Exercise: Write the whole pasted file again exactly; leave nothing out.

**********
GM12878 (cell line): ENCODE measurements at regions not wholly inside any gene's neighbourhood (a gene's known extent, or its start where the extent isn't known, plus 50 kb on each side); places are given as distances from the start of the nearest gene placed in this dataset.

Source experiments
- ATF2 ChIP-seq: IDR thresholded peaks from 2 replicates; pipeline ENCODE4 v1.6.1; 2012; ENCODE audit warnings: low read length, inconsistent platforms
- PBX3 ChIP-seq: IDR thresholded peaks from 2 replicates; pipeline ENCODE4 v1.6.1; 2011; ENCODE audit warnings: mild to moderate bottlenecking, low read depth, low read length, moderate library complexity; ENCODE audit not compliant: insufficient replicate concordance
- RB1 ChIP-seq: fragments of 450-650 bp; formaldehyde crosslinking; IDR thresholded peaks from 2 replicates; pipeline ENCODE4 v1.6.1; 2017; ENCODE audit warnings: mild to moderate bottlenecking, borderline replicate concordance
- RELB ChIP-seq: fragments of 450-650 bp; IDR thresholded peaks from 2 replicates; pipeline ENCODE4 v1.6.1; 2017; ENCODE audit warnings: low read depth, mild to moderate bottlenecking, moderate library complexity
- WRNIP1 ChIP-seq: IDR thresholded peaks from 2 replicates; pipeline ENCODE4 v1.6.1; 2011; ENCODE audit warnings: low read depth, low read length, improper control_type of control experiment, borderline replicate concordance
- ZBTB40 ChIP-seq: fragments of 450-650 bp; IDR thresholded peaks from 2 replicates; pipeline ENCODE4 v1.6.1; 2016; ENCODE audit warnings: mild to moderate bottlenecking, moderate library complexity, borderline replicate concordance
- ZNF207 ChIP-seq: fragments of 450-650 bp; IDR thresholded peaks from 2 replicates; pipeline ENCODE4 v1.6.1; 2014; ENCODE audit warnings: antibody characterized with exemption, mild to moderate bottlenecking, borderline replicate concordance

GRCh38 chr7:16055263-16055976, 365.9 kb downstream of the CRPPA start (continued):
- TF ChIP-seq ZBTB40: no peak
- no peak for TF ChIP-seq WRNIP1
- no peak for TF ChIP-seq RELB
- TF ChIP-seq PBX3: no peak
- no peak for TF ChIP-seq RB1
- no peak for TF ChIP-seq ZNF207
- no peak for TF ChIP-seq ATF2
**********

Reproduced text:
GM12878 (cell line): ENCODE measurements at regions not wholly inside any gene's neighbourhood (a gene's known extent, or its start where the extent isn't known, plus 50 kb on each side); places are given as distances from the start of the nearest gene placed in this dataset.

Source experiments
- ATF2 ChIP-seq: IDR thresholded peaks from 2 replicates; pipeline ENCODE4 v1.6.1; 2012; ENCODE audit warnings: low read length, inconsistent platforms
- PBX3 ChIP-seq: IDR thresholded peaks from 2 replicates; pipeline ENCODE4 v1.6.1; 2011; ENCODE audit warnings: mild to moderate bottlenecking, low read depth, low read length, moderate library complexity; ENCODE audit not compliant: insufficient replicate concordance
- RB1 ChIP-seq: fragments of 450-650 bp; formaldehyde crosslinking; IDR thresholded peaks from 2 replicates; pipeline ENCODE4 v1.6.1; 2017; ENCODE audit warnings: mild to moderate bottlenecking, borderline replicate concordance
- RELB ChIP-seq: fragments of 450-650 bp; IDR thresholded peaks from 2 replicates; pipeline ENCODE4 v1.6.1; 2017; ENCODE audit warnings: low read depth, mild to moderate bottlenecking, moderate library complexity
- WRNIP1 ChIP-seq: IDR thresholded peaks from 2 replicates; pipeline ENCODE4 v1.6.1; 2011; ENCODE audit warnings: low read depth, low read length, improper control_type of control experiment, borderline replicate concordance
- ZBTB40 ChIP-seq: fragments of 450-650 bp; IDR thresholded peaks from 2 replicates; pipeline ENCODE4 v1.6.1; 2016; ENCODE audit warnings: mild to moderate bottlenecking, moderate library complexity, borderline replicate concordance
- ZNF207 ChIP-seq: fragments of 450-650 bp; IDR thresholded peaks from 2 replicates; pipeline ENCODE4 v1.6.1; 2014; ENCODE audit warnings: antibody characterized with exemption, mild to moderate bottlenecking, borderline replicate concordance

GRCh38 chr7:16055263-16055976, 365.9 kb downstream of the CRPPA start (continued):
- TF ChIP-seq ZBTB40: no peak
- no peak for TF ChIP-seq WRNIP1
- no peak for TF ChIP-seq RELB
- TF ChIP-seq PBX3: no peak
- no peak for TF ChIP-seq RB1
- no peak for TF ChIP-seq ZNF207
- no peak for TF ChIP-seq ATF2